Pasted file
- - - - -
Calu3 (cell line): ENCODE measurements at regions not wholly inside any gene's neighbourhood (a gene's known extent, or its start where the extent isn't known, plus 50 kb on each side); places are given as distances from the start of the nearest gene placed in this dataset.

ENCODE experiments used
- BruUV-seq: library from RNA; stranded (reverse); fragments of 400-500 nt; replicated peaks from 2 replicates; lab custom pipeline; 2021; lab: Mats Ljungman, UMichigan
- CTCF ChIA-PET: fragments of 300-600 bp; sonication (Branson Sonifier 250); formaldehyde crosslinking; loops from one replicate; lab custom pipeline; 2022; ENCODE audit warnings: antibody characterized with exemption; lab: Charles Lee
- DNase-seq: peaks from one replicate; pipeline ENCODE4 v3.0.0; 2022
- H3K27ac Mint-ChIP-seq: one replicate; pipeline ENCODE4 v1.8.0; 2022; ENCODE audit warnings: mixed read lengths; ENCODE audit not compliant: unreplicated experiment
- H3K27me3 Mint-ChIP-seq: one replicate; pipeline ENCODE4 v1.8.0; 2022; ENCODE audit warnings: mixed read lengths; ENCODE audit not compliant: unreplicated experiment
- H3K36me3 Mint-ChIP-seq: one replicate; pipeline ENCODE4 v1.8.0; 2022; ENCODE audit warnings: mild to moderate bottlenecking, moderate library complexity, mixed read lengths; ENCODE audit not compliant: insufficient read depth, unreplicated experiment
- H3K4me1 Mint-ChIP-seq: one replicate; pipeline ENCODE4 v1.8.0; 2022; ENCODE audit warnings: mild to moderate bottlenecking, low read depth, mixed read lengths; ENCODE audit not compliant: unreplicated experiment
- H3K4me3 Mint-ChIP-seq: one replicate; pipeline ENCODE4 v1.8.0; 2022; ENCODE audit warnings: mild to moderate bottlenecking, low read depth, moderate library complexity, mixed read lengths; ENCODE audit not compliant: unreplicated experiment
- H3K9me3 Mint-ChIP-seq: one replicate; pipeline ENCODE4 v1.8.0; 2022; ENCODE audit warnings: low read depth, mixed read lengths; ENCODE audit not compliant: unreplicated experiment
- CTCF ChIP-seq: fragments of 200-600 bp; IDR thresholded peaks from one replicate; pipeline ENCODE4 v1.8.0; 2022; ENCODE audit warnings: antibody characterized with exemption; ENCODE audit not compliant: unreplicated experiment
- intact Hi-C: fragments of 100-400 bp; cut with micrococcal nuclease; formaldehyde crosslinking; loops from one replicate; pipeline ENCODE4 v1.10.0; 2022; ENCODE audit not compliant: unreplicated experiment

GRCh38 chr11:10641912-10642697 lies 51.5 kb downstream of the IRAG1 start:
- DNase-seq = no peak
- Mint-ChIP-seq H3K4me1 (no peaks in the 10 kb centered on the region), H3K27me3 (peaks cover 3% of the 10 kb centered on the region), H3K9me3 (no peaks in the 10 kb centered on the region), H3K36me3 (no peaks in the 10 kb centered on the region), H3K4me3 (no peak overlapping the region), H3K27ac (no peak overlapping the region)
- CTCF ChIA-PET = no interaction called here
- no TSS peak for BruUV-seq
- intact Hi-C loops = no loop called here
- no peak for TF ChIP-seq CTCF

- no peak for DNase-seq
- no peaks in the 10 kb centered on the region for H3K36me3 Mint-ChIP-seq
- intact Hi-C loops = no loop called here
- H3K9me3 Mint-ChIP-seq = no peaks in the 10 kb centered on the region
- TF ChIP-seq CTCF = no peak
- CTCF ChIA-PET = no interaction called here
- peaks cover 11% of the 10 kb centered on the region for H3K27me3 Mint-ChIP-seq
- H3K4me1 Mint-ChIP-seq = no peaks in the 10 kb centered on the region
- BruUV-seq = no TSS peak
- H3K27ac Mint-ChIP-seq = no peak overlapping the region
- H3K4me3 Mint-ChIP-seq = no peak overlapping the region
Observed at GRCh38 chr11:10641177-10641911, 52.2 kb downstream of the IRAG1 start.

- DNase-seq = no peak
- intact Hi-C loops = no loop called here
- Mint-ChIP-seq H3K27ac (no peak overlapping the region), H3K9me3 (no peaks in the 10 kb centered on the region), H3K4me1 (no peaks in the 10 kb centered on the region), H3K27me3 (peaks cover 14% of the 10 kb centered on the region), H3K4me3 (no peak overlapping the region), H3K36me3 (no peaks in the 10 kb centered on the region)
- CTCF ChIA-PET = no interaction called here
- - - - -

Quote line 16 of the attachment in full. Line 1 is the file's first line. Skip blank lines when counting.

- Mint-ChIP-seq H3K4me1 (no peaks in the 10 kb centered on the region), H3K27me3 (peaks cover 3% of the 10 kb centered on the region), H3K9me3 (no peaks in the 10 kb centered on the region), H3K36me3 (no peaks in the 10 kb centered on the region), H3K4me3 (no peak overlapping the region), H3K27ac (no peak overlapping the region)